Nairobi — Easter holidays had become synonymous with the Safari Rally, which was then considered the world's toughest road race.
Names of Kenyan rally aces like Joginder Singh, Shekhar Mehta, Vic Preston Jnr and Ian Duncan were, to the rallying world and specifically Kenyans, also synonymous to the event. While Mehta was the most successful in the event with five victories, the late Colin McRae will be remembered for closing the world chapter of the Safari Rally in 2002 by winning the race.
After 2002, the rally was excluded from the World Rally Championship due to poor funding and organisation. Since 2003, the event has been part of the African Rally Championship. It is now known as the KCB Safari Rally after its sponsors, Kenyan Commercial Bank.
McRae, who won the Safari Rally thrice in 1997, 1999 and 2002 died in a helicopter crash recently in Scotland, his home country age 39. His five-yearold son, Johnny also died in the crash. At the Safari Rally he was co-driven by Nicky Grist. McRae was the son of five-time British Rally champion, Jimmy McRae. His younger brother, Alister McRae is also a professional driver. Incidentally, McRae, a Briton, won the last world recognised rally, which was first held to celebrate the coronation of Queen Elizabeth II of England in 1953. It was launched from May 27 to June 1, 1953, as the East African Coronation Safari Rally covering Kenya, Uganda and Tanganyika (Tanzania).
In 1960, it was renamed East African Safari Rally and kept name until 1974 when it became the Safari Rally. McRae won the world title in 1995 while driving a Subaru and was runners up in 1996, 1997 and 2001. He was British champion in 1991 and 1992. He helped Subaru to the Manufacturers' title three times in the 1990s and for Citroen in 2003. The Queen of England recognised his achievements in 1996 by appointing him a Member of the Order of the British Empire. His 2002 Safari Rally triumph made him go into the record books as the driver with most event wins in the World Rally Championships.
Carlos Sainz, Sebastien Loeb and Marcus Gronholm have since broken that record. This was his 25th world championship victory of his career. After winning the rally McRae told Kenyan journalists: "We had a big enough lead to ensure that we could win provided we kept out of trouble." Problems McRae took the lead after Tommy Makinen experienced problems earlier on and eventually retired his Subaru because of a broken shock absorber.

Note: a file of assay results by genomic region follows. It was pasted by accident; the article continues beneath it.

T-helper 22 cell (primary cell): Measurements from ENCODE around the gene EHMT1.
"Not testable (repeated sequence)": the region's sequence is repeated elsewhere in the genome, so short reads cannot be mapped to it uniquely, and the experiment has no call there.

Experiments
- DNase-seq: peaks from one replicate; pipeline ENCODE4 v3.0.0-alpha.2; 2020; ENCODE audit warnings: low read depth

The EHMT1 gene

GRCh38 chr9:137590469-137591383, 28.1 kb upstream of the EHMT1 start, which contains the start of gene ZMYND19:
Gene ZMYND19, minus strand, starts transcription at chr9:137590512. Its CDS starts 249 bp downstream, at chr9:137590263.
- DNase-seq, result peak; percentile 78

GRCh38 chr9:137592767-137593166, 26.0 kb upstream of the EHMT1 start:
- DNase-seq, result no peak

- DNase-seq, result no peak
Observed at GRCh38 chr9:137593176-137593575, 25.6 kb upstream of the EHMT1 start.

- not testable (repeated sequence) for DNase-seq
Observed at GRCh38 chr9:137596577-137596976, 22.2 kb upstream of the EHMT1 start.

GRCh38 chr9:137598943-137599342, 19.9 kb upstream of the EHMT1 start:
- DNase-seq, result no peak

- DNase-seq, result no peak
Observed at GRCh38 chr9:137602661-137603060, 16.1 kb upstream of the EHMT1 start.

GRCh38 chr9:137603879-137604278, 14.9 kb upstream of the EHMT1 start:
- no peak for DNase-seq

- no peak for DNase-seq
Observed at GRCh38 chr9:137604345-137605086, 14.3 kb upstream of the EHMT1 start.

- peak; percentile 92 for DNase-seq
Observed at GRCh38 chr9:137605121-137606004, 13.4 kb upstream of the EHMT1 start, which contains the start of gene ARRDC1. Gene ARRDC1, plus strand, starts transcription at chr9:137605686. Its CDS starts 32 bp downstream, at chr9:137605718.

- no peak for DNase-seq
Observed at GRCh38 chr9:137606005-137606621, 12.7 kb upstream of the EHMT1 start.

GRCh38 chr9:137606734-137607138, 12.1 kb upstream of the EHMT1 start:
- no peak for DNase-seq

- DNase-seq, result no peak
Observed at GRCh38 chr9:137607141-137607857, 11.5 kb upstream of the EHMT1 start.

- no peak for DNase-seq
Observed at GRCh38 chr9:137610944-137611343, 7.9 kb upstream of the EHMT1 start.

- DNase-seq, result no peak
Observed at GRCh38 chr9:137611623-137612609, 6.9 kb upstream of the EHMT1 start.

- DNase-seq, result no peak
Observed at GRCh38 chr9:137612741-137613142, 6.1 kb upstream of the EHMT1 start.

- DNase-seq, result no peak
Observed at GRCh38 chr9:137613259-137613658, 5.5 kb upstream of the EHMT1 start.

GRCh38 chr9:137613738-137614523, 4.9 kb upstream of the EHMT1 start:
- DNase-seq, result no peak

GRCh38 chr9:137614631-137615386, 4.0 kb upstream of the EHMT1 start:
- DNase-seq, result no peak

Colin Mcrae and his team after winning the 50th edition of the Safari Rally in 2002 at the KICC.
Kenyan rally drivers remember McRae with much affection. He was the first Briton to win the Safari Rally. He opened the door for fellow Briton, Richard Burns who won the rally the following year in 1998. In 2000, Burns won again after McRae had it for the second time in 1999. Burns died in 2005 of a brain tumour.
With the death of McRae, Britain has lost her only two world rally champions. Kenyan rally drivers, including former Safari Rally Group N winner, Patrick Njiru and Abdul Sidi, expressed shock at his death. Njiru is the holder of the Kenya National Rally Championship titles on three occasions. He was part of the Subaru Team that included McRae on his first visit to Kenya. Sidi says McRae first came to Kenya in 1993 just after winning the British Championship. "The Japanese brought him here as a publicity stunt as he drove in one of the smallest cars ever to participate, the Subaru Vivio," Sidi told The Saturday Standard. "I met him for the first time then when I was with the rival Daihatsu Team with Marco Brigetti. The Vivios were even smaller than the Daihatsu Charades, which were then regarded as 'Dudus," recalls Sidi.
Sidi remembers McRae as "very friendly" despite his fame. "I remember him saying, it was great to be in Kenya. He found it most enjoyable to see the countryside while practicing," Sidi says. On his Safari Rally debut in 1993, McRae did not last long in the event. "He did two stages up to Makindu," Sidi recalls, adding the Briton had, however, made a mark by setting quickest stage times before Makindu. Difficulty "The fact remained that even the best driver of McRae's calibre would have difficulty winning the Safari Rally in one of the smallest cars ever to contest the event," Sidi says.
McRae came to Kenya two more times before making history as the first Briton to win the Safari Rally in 1997, while driving a Ford Focus. He was also the youngest Briton to win the World Rally Championship title that year. Others in the local motor sports fraternity mourning McRae include former Kenya Motorsports Foundation chairman, Mr Bharat Bhardwaj, Kenya's Lee Rose and top driver, Mr Baldev Chager who was quoted saying MacRae was one of the biggest inspirations to his career despite having never met him.
"Colin's death is a big loss to the motoring world and East Africa where he had established a strong fan base. He always promised me to be back to the Safari every other year not knowing that we will one day lose our world status," Bhardwaj says.
McRae became fascinated with cars from an early age and was competing on motorbikes by the age of seven. At 14 he had won numerous junior and intermediate championships.
He participated in his first rally in 1985 after swapping his trial bike for an auto test car. In 1995, McRae made his debut in the World Rally Championship at the Swedish Rally.
McRae was married with two children. He also launched a popular brand of computer games based on the World Rally Championship. He was born in August 5, 1968 and died on September 15.